When separating the two age groups and analyzing them individually, we found that each group’s microbiome variation was driven by different factors. The adult oral microbiomes were affected by flossing and time since last dentist appointment (Fig. 3). Previous work comparing twin flossers vs. non-flossers observed periodontal pathogens were overabundant in non-flossers while healthy microbiota were overabundant in flossers over a two-week study7. In the adults of our study, flossers have reduced beta diversity variation potentially caused by the disruption of small niches and physical removal of rare taxa during the flossing process leaving higher relative abundances of core oral microbiome genera behind or by invoking inflammation and activation of the immune system (Fig. 3A). The positive correlation in adults between UniFrac distances and time since last dentist visit suggests dentist visits reduce natural variation and diversity in the oral microbiota, but this variation is gradually reintroduced (Fig. 3B). The oral pathogen Treponema was associated more often with individuals who had not been to the dentist in over 12 months. It is likely, as with flossing, dental cleanings physically remove rare taxa, invoke inflammation, and activate the immune system leading to reduced oral microbiota diversity while helping control pathogen overabundance. Previously, species richness of biofilm redevelopment after dental cleaning has been shown to be increased in periodontitis-affected individuals46. A future in-depth study analyzing oral microbiomes before and after dentist visits with long term longitudinal sampling would be beneficial to determine overall variation and the specific genera that are lost during dental cleanings and if variation reintroduction is caused by the remaining traces of previously present or newly introduced genera.
Youth oral microbiomes were less affected by oral health care habits than adult oral microbiomes (Fig. 4). Youth reported flossing habits similar to adults, but unexpectedly did not show the same microbiome changes (Fig. 4A). This raises the question of whether youth oral microbiota are more resilient to diversity loss due to their increased relative abundances of rarer taxa and higher taxa evenness. Flossing has been determined to affect the oral microbiomes of teenagers, but the effects of flossing on younger children is still unknown7. In this study, ~87% of the youth were 8–9 years of age which suggests flossing may alter diversity differently in prepubescent children. It is also possible youth are more likely to misrepresent how often they floss and may even perform flossing inadequately as compared to teen or adult flossers. Therefore, it is difficult to assess whether the reduced effect of flossing with prepubescent children is correlated to microbial ecology or self-reported data. Youth oral microbiome diversity changed similarly to adults with time since last dentist visit but was not significant (Fig. 4B). This may be due to the fact that more youth had recently been to the dentist, while more adults had not been to see a dentist recently. For example, ~80% of youth had been to the dentist within 6 months and only ~8% had not been to the dentist in over 12 months compared to adults which only ~54% had been to the dentist within 6 months and ~29% had not been to the dentist in over 12 months (Table 1). This made it difficult to appropriately assess the impact of the time since last dentist in youth oral microbiomes.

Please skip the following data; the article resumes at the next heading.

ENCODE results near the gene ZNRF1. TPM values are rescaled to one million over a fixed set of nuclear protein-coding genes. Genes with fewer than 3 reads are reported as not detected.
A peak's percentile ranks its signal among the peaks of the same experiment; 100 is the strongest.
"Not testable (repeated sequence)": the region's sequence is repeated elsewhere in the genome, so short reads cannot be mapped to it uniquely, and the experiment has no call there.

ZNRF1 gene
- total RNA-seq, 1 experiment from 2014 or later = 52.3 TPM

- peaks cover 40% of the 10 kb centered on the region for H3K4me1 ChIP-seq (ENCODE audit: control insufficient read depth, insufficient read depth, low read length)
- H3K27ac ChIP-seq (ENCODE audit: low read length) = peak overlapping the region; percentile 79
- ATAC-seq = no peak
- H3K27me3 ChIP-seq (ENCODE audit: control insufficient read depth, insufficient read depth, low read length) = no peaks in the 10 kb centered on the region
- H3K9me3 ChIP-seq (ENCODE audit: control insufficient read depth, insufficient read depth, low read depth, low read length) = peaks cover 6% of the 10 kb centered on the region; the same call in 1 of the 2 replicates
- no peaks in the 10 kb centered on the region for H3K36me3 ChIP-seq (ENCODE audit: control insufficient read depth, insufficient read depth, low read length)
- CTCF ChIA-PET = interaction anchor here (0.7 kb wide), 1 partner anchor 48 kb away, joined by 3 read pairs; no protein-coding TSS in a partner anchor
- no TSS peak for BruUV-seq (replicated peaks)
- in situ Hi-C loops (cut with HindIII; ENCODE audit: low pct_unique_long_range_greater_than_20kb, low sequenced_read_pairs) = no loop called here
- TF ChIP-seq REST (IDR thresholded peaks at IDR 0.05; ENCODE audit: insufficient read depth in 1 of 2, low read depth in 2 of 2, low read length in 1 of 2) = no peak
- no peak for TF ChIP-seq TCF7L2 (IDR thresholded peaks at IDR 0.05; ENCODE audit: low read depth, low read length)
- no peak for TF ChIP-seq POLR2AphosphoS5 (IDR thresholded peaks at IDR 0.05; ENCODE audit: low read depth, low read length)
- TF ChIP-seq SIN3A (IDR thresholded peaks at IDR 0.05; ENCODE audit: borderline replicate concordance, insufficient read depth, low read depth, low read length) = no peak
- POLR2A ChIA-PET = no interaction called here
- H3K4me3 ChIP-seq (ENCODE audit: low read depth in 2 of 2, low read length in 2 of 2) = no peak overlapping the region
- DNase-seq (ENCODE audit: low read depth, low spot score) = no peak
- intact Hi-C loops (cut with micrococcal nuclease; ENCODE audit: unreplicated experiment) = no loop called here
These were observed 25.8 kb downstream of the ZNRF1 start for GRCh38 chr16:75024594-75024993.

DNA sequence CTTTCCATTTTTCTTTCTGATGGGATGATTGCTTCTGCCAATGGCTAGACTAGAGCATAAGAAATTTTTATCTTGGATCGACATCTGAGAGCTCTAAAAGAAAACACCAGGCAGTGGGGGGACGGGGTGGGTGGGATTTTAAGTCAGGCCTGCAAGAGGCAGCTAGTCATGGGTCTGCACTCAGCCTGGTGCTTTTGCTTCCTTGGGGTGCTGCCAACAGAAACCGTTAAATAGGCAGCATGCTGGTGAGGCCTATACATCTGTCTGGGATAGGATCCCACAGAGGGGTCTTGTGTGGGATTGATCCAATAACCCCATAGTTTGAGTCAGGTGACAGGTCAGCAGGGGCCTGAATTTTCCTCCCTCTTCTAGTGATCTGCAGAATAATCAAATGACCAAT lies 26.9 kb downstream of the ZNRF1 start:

Gut and oral microbiota dysbiosis has been detected in obese adolescents and children3,44,47. Recently, young children with a high risk of childhood obesity have been associated with the loss of oral microbiota diversity over early growth with microbiota resembling obese adults by age two31. Our study only included youth at least 8 years of age, predominantly children 8–9 years old. Our data show oral microbial communities to be distinct between lean and obese youth with no specific genera being differentially abundant (Fig. 4C), and we observed obese youth to have increased phylogenetic diversity, as opposed to decreasing overall diversity as previously reported31. We also found BMI metrics to have a positive correlation with both unweighted and weighted UniFrac distances. Craig et al. (2018) describe an immediate loss of oral alpha diversity in young children over the first 10 months of growth, but diversity begins to increase again by 25 months as oral microbiota associated with obesity are more prevalent31. This increase in alpha diversity may continue into prepubescent childhood as we see increased diversity in our data, but further longitudinal studies between 2 and 8 years of age are needed. Interestingly, Treponema was determined to be found more often in obese youth, which is the same genera associated with poor oral health found in the adult group. In adults, obesity and poor oral health has been linked with obese individuals having higher prevalence of periodontitis48,49. These data suggest that this link may be observable in youth as well.